BRUSSELS (Reuters) -European Union countries broadly agree they need to change EU laws to allow slower debt reduction, move away from complex calculated indicators and come up with an EU fiscal framework that is actually respected, senior euro zone officials said.
The EU’s fiscal rules, called the Stability and Growth Pact, are to stop governments borrowing too much to safeguard the value of the euro. But the rules have often been disregarded, leading in part to the 2010 sovereign debt crisis, with little attempt made to enforce them by applying financial penalties.
The rules are now under review because the COVID-19 pandemic boosted EU public debt so much that existing laws can no longer apply, while fighting climate change requires enormous investment over decades that many argue should be reflected in EU laws.
“Some areas of broad agreement seem to be emerging concerning the more gradual adjustment path of debt reduction and specifically the so-called 1/20th rule,” European Commission Vice President Valdis Dombrovskis told reporters on Monday.
The current rule is that governments must cut public debt every year by 1/20th of the excess above 60% of GDP. With many countries running debts well above 100% of GDP, such a rule is seen as unrealistic by finance ministers.
“We need credible debt reduction pathways. But they also need to be realistic and allow for green and digital transition,” Dombrovskis said on entering a meeting of euro zone finance ministers who will discuss changes to the rules.
But a slower pace still meant that debt would have to fall, Germany’s finance Minster Christian Lindner said.
“Now it’s the time to build up fiscal buffers again, we need resilience not only in the private sector, but also in the public sector,” Lindner told reporters on entering the talks. “That’s why I’m very much in favour of reducing sovereign debt.”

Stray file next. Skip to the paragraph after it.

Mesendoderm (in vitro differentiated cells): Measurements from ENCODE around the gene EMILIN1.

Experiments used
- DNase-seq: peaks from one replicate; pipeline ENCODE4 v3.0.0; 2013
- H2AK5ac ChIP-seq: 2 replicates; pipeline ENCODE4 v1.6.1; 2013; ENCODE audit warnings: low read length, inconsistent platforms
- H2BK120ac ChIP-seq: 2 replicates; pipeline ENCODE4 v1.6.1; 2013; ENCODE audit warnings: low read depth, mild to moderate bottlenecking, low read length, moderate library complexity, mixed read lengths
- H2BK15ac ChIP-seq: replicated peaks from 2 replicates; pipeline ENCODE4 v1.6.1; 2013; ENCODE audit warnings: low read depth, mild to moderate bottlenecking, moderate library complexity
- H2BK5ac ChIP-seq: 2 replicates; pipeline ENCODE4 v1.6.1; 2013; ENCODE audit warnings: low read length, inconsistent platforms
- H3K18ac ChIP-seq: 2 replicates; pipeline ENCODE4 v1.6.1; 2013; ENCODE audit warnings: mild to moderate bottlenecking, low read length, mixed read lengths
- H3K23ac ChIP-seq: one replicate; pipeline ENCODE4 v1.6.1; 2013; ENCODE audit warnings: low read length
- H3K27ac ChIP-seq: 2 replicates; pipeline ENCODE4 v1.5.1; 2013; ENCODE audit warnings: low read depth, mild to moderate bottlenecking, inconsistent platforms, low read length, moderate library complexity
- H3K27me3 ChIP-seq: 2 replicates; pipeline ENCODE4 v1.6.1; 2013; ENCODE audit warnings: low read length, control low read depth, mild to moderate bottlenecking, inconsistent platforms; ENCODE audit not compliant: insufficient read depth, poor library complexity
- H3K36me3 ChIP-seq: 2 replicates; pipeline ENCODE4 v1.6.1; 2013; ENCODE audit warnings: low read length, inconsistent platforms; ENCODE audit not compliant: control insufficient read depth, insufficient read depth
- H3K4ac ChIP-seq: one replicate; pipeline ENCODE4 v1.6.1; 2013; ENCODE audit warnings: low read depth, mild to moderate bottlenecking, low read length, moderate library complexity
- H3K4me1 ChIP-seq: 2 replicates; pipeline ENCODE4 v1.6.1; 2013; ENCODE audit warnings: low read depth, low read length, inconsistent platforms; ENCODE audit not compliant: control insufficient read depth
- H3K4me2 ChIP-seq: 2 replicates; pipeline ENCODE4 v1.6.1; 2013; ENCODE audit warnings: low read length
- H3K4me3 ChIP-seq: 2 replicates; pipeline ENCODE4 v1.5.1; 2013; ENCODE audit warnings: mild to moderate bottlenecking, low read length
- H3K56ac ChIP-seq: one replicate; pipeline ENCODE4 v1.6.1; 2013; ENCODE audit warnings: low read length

Dombrovskis said there was also broad agreement that the rules need to be simplified and that their focus should move away from indicators like output gaps and structural balances that cannot be directly observed but have to be calculated and are often substantially revised.
Finally, the ministers want to agree on changes that would make governments observe the rules because it is beneficial, rather than because of potential financial sanctions, which are seen by many as an empty threat.
“The discussion is starting from the realisation that sanctions have not seen that much use. No use, to be precise,” a senior euro zone official involved in the preparation of the meeting said.
To appease financial markets as the debt crisis peaked, euro zone countries agreed in 2011 to make financial sanctions for running excessive deficits and debt more automatic and less subject to political discretion.
They also introduced the possibility of fines for governments not addressing other economic imbalances such as an excessive current account gap or surplus.
But despite continued breaches of the borrowing rules by France, Italy, Spain or Portugal and Germany’s persistently large current account surpluses, the European Commission has never moved to punish any country, discrediting fines as a credible instrument of enforcement.
“There is recognition this time that implementation of the rules depends on national ownership. There is strong agreement on this and much of the discussion goes on how to strengthen ownership,” the senior official said.
(Additional reporting by Michael Nienaber in Berlin; Reporting by Jan Strupczewski; Editing by Catherine Evans and Toby Chopra)